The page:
Religion News Blog — A brother and sister on trial for the murder of their parents claim the girl’s boyfriend, Matthew Naidoo, put the two under a powerful spell.
“He used witchcraft on us. How can two people believe that they are meant to kill their parents?” asked Nicolette Lotter, 29, in Durban, South Africa, High Court.
At the time a prosecutor said they also planned to kill the parents so the boyfriend, Mathew Naidoo, could stay on in the house.
She, her brother Hardus Lotter, 23, and Naidoo, 25, stand accused of murdering the siblings’ parents Maria Magdalena “Rickie” Lotter, 52, and Johannes Petrus “Johnny” Lotter, 53, in July 2008.
(Article continues below this ad)
Taking a break?
Naidoo initially pleaded not guilty, but later changed his plea to guilty. He said he did not murder the couple, but helped cover up the crimes.
Nicolette told the court that when she met Naidoo she was depressed and questioning God as she was going through torment and hurt.
“I wondered if God was putting me through a test or if he was punishing me,” she said.
Nicolette said she believed that Naidoo was the son of God because God spoke to people in different ways.
“I thought he was a blessing. I had prayed for someone to come into my life and help me.”
She told the court Naidoo had been supportive and had spiritually helped her.
“I felt indebted to him, because he’d help me sort out my life.”
Under cross examination, State advocate Rea Mina asked Nicolette why she had not told anyone that Naidoo was the son of God.
“I wasn’t allowed to tell anyone that he was the son of God. He told me if I told anyone a demon would be released and cause mass destruction on earth,” she said.
Mina asked Nicolette how she could believe Naidoo was the son of God when he was physically abusive, dyslexic and used bad language when speaking to her.
“I saw myself deserving of punishment because I didn’t listen to him when he gave me instructions,” she said.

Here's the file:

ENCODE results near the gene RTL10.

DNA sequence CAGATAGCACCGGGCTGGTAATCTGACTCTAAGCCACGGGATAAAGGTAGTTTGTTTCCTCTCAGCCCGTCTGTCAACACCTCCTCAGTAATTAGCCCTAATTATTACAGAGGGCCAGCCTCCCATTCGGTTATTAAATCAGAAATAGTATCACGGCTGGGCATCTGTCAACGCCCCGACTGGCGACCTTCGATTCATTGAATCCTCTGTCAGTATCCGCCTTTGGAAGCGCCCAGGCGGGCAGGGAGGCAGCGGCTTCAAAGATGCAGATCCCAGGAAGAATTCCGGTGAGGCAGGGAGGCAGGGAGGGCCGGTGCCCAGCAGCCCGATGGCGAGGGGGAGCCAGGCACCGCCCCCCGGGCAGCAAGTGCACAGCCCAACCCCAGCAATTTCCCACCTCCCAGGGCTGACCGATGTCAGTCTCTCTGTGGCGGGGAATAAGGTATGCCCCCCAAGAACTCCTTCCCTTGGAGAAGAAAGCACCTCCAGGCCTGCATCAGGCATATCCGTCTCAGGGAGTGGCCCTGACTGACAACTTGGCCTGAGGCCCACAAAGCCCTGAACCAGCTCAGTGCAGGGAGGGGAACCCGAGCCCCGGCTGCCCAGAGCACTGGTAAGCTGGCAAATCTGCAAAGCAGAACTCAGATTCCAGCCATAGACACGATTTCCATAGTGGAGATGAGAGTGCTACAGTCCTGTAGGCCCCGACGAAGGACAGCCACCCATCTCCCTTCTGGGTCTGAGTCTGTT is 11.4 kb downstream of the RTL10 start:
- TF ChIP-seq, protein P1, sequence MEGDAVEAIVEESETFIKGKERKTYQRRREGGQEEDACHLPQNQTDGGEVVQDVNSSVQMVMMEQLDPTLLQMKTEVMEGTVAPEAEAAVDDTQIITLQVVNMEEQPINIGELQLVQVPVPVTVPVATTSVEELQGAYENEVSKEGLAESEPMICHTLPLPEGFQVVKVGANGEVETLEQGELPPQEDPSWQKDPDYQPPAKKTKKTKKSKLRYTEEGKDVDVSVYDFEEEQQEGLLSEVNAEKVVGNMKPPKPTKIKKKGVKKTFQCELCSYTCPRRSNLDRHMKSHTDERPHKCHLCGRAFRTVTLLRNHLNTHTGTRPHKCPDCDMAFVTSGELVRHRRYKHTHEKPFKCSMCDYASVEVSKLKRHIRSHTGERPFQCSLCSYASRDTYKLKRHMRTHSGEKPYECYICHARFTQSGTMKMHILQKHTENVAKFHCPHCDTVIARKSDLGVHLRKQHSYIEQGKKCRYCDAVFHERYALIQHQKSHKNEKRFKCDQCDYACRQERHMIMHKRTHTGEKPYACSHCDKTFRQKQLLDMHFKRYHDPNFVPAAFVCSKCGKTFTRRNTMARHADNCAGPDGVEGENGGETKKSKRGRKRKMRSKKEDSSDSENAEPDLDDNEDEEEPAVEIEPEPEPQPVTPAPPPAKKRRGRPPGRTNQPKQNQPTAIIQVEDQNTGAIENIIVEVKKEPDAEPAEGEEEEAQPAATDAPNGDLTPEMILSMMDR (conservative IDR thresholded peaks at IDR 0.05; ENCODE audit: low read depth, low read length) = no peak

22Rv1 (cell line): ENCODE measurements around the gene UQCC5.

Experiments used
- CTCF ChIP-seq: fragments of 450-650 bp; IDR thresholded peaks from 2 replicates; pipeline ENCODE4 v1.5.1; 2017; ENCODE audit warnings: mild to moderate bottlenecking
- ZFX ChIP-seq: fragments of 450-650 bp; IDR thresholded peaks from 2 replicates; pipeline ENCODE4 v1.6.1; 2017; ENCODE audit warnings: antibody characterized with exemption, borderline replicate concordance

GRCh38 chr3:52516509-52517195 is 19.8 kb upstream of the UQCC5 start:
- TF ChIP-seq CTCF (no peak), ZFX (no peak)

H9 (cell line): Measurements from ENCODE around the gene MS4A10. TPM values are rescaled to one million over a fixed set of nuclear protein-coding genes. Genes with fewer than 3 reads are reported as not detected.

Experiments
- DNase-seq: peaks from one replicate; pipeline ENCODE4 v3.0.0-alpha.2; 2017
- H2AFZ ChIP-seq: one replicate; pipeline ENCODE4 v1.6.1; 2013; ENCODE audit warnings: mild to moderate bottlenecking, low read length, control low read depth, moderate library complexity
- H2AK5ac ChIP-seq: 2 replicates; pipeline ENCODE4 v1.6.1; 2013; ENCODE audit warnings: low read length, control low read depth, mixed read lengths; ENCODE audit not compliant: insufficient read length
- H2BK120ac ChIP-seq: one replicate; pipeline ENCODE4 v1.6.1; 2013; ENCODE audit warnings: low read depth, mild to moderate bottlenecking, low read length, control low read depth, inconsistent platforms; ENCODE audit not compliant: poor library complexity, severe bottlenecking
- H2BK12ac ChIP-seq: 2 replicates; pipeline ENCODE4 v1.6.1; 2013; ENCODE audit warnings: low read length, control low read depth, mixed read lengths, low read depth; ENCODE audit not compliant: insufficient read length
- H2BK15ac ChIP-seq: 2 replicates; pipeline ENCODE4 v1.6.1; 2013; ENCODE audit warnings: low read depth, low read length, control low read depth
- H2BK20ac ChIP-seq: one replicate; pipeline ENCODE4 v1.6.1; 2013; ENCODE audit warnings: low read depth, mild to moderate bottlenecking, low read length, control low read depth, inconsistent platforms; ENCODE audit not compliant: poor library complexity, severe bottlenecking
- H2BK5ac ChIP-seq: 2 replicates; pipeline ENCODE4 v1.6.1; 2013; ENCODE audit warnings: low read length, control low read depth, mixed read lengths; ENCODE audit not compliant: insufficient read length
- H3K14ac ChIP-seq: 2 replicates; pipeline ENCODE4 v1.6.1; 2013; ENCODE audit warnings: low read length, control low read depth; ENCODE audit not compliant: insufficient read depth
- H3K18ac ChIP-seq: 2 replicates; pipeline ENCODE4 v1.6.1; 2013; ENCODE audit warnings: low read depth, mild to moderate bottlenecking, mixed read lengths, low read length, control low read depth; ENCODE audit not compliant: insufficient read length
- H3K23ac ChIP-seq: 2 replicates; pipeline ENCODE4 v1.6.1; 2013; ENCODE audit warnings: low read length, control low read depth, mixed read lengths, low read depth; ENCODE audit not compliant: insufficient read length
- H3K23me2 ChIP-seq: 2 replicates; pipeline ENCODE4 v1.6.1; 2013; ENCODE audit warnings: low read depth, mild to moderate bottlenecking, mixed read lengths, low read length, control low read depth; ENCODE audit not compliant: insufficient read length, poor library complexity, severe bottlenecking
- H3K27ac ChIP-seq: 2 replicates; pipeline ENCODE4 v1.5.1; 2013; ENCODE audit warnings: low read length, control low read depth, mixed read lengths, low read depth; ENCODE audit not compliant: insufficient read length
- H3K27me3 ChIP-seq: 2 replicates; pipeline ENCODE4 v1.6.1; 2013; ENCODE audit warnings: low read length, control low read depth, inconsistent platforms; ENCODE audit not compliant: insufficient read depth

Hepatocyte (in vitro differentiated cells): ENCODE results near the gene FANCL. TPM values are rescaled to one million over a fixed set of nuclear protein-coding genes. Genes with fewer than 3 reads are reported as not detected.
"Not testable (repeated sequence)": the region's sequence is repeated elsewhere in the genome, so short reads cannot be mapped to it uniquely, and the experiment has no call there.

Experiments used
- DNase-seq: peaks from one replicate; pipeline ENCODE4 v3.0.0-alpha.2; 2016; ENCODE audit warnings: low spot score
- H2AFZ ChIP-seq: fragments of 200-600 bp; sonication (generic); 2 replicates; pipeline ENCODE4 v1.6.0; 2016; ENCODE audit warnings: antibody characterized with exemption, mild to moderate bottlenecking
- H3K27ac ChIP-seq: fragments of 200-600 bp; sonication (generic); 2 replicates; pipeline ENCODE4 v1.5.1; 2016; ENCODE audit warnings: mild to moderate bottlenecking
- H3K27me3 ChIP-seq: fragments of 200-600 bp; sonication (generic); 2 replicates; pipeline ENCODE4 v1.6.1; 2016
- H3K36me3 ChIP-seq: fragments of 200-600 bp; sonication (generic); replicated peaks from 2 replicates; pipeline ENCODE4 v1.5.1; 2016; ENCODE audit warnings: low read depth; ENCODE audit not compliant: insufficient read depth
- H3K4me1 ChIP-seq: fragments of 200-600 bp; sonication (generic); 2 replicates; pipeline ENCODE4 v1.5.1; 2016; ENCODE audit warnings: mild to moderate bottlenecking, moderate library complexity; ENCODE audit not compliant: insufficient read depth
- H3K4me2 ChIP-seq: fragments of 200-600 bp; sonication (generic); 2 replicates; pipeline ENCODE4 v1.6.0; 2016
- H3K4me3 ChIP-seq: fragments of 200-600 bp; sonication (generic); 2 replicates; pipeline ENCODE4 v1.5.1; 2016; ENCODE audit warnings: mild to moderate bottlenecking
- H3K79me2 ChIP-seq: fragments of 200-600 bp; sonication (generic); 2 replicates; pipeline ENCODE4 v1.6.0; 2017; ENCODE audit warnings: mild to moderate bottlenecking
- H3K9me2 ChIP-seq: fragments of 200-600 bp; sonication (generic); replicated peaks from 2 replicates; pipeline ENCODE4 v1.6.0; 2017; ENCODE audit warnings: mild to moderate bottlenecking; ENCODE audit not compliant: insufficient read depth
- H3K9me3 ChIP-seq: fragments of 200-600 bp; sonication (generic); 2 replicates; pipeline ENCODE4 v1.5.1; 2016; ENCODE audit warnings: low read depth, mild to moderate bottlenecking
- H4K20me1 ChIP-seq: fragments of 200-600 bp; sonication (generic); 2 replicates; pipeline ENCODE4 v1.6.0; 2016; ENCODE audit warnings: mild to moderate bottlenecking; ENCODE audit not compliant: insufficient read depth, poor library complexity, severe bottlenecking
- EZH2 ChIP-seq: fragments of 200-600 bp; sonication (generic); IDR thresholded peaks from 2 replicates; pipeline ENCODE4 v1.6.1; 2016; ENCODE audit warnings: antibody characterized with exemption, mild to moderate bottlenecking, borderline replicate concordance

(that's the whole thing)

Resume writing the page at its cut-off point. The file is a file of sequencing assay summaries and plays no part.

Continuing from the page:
Nicolette told the court that Naidoo explained to her that he went through tribulations just like Jesus.
She testified that she did not think they would go to jail because it was all God’s will.
“I believed God would take care of everything.” […]
She told the court that Naidoo had programmed her psychologically so that he could manipulate her into doing what he wanted.
“At tertiary level you are taught to question everything. How could you accept that (Naidoo) was the son of God?” Durban High Court Judge Shyam Gyanda asked her during the State’s cross-examination on Wednesday.
State advocate Rea Mina also questioned how easily Lotter accepted what her co-accused and boyfriend at the time, Naidoo, said about being a higher power through which God, and sometimes Satan, spoke.
Lotter argued that in hindsight she could see everything clearly, but at that time she “doesn’t know what spell or powers or muti he had used”. […]
Lotter became flustered when speaking about her blind acceptance of Naidoo’s spirits and demons.
She said her concept of God before meeting Naidoo was that she could not understand why God was punishing her with all her suffering, referring to being possessed by a tokoloshe, and how hurt she felt. […]
Asked about her punishment if she disobeyed God, Lotter replied that God threatened to bring back the tokoloshe if she did.
Hardus Lotter knew killing his parents was wrong, the Durban High Court heard on Thursday.
“He knew what he was doing was wrong, but he couldn’t resist carrying out the murder. He thought he was doing God’s work,” clinical psychologist Laurens Schlebusch said.
Schlebusch said Hardus believed he had to be a participant in his parents’ murders to save the world. […]
He called the type of influence Naidoo and Nicolette had on Hardus “coercive persuasion”.
“This is done by reprogramming someone’s thinking, by breaking down their beliefs and introducing a new belief system.”
Schlebusch said this was done by rituals performed by Naidoo, who claimed to be the third son of God.
“At the time, he (Hardus) was trapped in an abnormal religious belief system. He believed he was doing the right thing.”
Hardus broke all mental connections with his past to commit the murder. Schlebusch said there had been other cases around the world where someone was influenced to kill. This was often done by an intelligent and charismatic individual.
Hardus had a normal upbringing and no history of violence. He expressed severe remorse for his involvement in the murder when he broke down in tears during a consultation.
“This was extremely painful for him,” Schlebusch said.